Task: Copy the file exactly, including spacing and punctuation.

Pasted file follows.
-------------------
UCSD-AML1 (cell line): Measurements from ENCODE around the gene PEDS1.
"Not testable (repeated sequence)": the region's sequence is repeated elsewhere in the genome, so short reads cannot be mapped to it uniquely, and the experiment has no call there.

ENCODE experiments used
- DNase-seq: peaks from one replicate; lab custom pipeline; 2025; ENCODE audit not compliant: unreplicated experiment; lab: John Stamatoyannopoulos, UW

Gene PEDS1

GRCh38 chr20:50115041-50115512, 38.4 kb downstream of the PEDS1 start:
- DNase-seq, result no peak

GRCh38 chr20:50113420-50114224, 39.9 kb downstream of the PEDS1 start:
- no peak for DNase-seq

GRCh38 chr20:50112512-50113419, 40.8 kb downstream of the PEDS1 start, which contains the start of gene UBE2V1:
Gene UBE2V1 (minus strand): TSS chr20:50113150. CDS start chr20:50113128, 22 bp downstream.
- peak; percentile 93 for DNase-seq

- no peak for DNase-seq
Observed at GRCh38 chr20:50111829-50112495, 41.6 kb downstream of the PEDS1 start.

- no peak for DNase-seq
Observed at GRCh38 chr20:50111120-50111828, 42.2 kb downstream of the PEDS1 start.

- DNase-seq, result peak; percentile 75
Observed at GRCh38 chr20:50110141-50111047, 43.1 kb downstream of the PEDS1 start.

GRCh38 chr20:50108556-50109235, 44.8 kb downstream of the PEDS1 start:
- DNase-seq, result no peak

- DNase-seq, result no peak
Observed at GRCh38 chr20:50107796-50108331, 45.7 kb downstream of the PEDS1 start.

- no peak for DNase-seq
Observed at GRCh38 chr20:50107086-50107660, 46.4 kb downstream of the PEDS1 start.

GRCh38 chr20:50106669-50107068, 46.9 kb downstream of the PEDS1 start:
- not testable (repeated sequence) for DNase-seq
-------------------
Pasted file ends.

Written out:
UCSD-AML1 (cell line): Measurements from ENCODE around the gene PEDS1.
"Not testable (repeated sequence)": the region's sequence is repeated elsewhere in the genome, so short reads cannot be mapped to it uniquely, and the experiment has no call there.

ENCODE experiments used
- DNase-seq: peaks from one replicate; lab custom pipeline; 2025; ENCODE audit not compliant: unreplicated experiment; lab: John Stamatoyannopoulos, UW

Gene PEDS1

GRCh38 chr20:50115041-50115512, 38.4 kb downstream of the PEDS1 start:
- DNase-seq, result no peak

GRCh38 chr20:50113420-50114224, 39.9 kb downstream of the PEDS1 start:
- no peak for DNase-seq

GRCh38 chr20:50112512-50113419, 40.8 kb downstream of the PEDS1 start, which contains the start of gene UBE2V1:
Gene UBE2V1 (minus strand): TSS chr20:50113150. CDS start chr20:50113128, 22 bp downstream.
- peak; percentile 93 for DNase-seq

- no peak for DNase-seq
Observed at GRCh38 chr20:50111829-50112495, 41.6 kb downstream of the PEDS1 start.

- no peak for DNase-seq
Observed at GRCh38 chr20:50111120-50111828, 42.2 kb downstream of the PEDS1 start.

- DNase-seq, result peak; percentile 75
Observed at GRCh38 chr20:50110141-50111047, 43.1 kb downstream of the PEDS1 start.

GRCh38 chr20:50108556-50109235, 44.8 kb downstream of the PEDS1 start:
- DNase-seq, result no peak

- DNase-seq, result no peak
Observed at GRCh38 chr20:50107796-50108331, 45.7 kb downstream of the PEDS1 start.

- no peak for DNase-seq
Observed at GRCh38 chr20:50107086-50107660, 46.4 kb downstream of the PEDS1 start.

GRCh38 chr20:50106669-50107068, 46.9 kb downstream of the PEDS1 start:
- not testable (repeated sequence) for DNase-seq